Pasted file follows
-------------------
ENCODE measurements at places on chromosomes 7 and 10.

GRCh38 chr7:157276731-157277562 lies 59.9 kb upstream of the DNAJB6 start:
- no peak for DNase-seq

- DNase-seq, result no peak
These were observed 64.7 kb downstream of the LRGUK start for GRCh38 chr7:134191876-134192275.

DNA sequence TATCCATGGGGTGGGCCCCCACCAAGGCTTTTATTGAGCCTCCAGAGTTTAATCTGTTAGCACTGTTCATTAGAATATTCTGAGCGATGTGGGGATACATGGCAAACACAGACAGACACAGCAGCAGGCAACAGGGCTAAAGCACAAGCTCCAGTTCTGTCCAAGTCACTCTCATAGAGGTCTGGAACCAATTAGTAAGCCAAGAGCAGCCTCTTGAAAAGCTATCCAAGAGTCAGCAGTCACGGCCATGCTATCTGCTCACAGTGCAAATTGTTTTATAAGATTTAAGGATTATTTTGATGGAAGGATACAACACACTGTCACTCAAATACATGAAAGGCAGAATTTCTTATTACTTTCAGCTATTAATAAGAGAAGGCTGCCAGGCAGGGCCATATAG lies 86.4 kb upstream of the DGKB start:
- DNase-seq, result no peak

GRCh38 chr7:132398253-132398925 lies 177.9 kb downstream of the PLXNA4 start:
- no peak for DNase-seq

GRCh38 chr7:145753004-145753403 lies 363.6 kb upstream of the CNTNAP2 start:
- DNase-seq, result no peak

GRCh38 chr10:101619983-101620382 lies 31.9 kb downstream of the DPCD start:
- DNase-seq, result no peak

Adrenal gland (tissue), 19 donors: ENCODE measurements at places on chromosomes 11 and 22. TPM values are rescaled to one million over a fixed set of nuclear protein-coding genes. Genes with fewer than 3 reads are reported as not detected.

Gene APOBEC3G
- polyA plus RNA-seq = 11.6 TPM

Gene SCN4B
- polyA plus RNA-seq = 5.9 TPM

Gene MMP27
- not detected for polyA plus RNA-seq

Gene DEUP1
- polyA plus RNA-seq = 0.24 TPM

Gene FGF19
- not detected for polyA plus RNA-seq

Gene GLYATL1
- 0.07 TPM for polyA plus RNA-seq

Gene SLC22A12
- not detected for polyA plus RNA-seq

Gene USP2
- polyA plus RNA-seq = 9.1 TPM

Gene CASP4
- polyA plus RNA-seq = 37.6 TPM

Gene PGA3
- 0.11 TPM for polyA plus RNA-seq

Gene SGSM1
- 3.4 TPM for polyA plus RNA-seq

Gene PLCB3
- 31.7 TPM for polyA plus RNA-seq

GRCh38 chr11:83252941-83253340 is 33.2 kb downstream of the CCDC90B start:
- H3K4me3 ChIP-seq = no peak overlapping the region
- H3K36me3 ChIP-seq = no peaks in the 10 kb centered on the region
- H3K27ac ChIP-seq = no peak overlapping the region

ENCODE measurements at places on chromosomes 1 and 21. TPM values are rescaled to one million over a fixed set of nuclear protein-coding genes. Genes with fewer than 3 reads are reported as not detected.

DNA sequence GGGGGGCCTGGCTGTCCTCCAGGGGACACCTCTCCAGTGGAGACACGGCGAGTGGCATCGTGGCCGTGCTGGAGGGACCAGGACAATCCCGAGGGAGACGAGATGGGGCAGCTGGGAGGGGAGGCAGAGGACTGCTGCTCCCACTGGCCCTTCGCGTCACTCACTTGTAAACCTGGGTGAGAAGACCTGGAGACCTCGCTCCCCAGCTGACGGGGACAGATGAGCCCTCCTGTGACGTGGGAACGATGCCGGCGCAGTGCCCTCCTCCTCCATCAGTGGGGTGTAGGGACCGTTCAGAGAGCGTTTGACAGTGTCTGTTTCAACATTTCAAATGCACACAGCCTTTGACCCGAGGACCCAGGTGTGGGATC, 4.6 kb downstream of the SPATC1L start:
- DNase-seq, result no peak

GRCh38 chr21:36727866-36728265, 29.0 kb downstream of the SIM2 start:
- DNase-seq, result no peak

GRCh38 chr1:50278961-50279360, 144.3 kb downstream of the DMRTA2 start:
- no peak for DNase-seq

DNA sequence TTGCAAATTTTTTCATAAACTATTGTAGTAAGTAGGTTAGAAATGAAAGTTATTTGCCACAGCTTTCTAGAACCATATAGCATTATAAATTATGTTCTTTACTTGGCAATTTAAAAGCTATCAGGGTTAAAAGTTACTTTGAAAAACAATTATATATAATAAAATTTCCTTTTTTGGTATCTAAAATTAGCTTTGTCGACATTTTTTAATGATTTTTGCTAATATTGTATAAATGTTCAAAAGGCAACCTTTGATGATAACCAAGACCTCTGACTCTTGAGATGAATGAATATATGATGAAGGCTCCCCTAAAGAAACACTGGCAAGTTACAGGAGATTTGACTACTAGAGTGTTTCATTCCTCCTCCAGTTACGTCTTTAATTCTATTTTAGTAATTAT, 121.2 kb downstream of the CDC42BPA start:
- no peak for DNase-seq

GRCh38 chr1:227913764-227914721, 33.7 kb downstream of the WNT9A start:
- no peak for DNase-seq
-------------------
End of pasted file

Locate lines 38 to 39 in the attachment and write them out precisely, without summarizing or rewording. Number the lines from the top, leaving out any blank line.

- 31.7 TPM for polyA plus RNA-seq

GRCh38 chr11:83252941-83253340 is 33.2 kb downstream of the CCDC90B start: